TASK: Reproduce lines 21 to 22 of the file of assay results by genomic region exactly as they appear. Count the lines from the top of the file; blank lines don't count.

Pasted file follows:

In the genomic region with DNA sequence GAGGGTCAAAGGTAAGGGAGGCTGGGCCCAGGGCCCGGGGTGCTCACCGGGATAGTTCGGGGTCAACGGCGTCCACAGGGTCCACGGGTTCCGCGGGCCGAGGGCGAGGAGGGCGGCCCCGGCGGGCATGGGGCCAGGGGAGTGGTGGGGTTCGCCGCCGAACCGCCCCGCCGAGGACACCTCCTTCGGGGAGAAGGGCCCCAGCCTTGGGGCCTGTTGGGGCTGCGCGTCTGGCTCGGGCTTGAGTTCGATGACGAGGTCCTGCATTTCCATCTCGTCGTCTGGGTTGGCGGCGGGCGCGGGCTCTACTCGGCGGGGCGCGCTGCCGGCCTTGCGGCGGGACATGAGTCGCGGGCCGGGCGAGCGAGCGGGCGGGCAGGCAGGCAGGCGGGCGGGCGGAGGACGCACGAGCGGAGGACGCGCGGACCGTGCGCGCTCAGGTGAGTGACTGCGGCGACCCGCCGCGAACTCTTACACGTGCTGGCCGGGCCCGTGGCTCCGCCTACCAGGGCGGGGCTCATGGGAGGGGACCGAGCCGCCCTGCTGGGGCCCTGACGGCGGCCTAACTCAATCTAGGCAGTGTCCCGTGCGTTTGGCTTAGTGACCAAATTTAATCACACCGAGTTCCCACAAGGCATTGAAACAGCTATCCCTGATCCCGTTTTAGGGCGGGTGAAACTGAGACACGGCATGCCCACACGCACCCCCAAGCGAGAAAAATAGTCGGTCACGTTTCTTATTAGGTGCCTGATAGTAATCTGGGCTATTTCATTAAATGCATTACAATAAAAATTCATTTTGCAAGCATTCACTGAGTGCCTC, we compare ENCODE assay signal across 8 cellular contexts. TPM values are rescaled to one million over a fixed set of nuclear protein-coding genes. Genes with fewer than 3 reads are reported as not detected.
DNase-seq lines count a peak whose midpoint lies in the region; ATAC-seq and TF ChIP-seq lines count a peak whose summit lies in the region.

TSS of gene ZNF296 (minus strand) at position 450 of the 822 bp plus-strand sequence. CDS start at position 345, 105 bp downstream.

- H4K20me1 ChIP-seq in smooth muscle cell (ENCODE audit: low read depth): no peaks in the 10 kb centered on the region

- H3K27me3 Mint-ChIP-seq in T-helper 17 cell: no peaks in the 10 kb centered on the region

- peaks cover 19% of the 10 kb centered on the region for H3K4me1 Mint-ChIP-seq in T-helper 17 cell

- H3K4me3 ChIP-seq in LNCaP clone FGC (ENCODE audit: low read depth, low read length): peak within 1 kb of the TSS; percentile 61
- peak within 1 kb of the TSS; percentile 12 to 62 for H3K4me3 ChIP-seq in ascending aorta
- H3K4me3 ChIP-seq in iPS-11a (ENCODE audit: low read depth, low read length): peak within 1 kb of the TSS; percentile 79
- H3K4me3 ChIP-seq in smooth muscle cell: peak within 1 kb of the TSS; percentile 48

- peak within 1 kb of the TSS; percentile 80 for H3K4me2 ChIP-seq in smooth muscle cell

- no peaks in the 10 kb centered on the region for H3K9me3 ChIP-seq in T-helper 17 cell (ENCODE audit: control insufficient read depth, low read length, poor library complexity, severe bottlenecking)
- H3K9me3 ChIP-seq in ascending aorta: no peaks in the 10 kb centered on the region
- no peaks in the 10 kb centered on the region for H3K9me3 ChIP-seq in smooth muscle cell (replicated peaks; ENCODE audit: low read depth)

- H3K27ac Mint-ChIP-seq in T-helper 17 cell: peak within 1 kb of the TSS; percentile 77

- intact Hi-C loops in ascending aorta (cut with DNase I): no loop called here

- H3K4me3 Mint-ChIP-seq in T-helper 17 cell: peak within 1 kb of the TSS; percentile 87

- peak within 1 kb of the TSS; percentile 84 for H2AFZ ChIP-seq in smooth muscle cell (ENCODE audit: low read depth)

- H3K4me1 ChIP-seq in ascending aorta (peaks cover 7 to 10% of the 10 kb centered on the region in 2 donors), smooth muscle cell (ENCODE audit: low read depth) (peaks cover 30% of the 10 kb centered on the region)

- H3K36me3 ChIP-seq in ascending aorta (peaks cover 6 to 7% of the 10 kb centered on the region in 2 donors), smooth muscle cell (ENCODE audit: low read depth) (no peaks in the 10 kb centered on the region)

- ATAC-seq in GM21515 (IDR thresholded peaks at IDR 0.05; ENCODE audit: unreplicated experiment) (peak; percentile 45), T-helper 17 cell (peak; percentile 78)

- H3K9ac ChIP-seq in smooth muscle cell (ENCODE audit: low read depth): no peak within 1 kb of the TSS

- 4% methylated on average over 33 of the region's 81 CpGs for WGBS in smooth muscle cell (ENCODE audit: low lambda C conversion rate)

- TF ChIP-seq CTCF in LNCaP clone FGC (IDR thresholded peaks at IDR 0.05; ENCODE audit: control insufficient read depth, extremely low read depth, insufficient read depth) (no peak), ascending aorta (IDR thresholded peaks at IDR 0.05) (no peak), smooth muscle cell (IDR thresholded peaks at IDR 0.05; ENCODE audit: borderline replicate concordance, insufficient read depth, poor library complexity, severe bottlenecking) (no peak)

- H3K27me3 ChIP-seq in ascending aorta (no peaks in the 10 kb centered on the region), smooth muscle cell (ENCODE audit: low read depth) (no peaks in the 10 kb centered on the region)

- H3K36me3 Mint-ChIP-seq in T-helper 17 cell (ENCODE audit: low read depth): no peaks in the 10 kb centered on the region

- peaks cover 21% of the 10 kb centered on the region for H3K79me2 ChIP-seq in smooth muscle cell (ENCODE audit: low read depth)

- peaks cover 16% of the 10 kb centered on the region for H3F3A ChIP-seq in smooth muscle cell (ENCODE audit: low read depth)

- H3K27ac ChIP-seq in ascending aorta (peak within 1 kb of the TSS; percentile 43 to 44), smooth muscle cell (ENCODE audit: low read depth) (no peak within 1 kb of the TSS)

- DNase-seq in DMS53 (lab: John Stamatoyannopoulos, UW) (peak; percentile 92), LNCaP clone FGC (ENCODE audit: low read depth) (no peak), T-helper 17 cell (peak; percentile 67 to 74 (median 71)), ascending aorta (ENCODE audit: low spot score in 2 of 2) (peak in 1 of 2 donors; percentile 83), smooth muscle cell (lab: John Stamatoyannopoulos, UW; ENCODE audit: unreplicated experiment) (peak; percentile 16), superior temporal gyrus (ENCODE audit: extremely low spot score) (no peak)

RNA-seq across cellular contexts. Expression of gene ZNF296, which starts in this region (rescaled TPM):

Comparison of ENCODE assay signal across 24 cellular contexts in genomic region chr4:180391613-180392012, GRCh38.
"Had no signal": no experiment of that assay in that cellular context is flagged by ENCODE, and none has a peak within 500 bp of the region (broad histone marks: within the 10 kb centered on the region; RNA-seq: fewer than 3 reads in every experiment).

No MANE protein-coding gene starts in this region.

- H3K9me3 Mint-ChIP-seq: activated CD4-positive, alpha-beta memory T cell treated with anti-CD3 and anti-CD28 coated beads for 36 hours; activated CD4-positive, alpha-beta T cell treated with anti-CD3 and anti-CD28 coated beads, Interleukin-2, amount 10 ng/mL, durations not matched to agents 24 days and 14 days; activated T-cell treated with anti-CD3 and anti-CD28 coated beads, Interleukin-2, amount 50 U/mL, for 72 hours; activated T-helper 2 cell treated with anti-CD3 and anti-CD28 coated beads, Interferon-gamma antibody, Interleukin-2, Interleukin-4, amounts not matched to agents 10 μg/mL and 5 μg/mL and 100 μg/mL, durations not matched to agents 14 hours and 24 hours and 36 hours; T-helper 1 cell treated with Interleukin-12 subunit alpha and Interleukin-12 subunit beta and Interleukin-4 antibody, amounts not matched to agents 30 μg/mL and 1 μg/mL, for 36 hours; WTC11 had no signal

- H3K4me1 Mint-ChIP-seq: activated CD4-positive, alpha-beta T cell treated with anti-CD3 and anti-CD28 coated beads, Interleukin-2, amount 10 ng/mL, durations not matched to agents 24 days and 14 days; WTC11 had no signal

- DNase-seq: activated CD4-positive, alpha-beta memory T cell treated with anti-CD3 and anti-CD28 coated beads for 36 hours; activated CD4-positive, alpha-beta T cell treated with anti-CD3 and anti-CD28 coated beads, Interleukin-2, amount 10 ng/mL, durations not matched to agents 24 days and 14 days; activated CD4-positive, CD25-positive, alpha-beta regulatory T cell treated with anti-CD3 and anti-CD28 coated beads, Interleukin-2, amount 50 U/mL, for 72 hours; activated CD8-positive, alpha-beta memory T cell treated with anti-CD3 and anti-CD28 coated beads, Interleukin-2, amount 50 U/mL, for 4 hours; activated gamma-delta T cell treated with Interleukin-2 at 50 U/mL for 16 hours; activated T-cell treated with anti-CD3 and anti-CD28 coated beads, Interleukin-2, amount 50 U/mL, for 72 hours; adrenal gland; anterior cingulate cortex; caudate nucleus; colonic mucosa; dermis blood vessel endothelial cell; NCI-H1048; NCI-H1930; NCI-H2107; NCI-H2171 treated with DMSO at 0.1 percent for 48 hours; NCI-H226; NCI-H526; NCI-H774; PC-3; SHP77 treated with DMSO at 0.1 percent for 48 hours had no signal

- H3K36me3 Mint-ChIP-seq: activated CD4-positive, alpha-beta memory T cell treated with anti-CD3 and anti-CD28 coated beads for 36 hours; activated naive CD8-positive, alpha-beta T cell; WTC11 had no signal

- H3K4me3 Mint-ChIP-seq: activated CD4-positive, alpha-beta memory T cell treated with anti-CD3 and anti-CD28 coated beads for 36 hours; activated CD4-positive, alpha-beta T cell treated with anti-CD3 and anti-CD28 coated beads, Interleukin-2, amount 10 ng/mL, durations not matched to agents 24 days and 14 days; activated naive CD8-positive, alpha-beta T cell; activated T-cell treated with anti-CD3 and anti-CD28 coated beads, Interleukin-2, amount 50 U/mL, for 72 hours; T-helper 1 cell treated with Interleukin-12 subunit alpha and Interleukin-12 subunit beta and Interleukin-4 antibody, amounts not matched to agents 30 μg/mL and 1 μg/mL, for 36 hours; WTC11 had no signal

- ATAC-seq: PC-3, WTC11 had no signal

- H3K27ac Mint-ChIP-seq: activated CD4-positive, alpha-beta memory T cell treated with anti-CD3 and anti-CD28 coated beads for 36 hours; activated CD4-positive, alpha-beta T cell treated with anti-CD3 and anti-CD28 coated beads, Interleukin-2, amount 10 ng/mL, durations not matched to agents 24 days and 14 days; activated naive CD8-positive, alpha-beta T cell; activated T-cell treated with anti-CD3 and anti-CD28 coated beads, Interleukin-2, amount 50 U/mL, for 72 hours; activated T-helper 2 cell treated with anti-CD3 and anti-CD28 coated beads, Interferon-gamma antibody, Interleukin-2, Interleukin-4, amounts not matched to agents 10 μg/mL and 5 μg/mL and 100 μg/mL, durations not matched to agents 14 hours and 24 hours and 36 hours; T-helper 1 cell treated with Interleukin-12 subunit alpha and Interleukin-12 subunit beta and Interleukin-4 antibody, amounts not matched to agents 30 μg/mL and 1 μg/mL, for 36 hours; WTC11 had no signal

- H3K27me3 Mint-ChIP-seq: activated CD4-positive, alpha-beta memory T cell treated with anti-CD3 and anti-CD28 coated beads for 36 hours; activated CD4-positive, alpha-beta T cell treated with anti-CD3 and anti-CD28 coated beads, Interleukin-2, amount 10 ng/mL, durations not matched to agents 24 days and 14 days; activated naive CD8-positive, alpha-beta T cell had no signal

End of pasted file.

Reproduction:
- ATAC-seq in GM21515 (IDR thresholded peaks at IDR 0.05; ENCODE audit: unreplicated experiment) (peak; percentile 45), T-helper 17 cell (peak; percentile 78)

- H3K9ac ChIP-seq in smooth muscle cell (ENCODE audit: low read depth): no peak within 1 kb of the TSS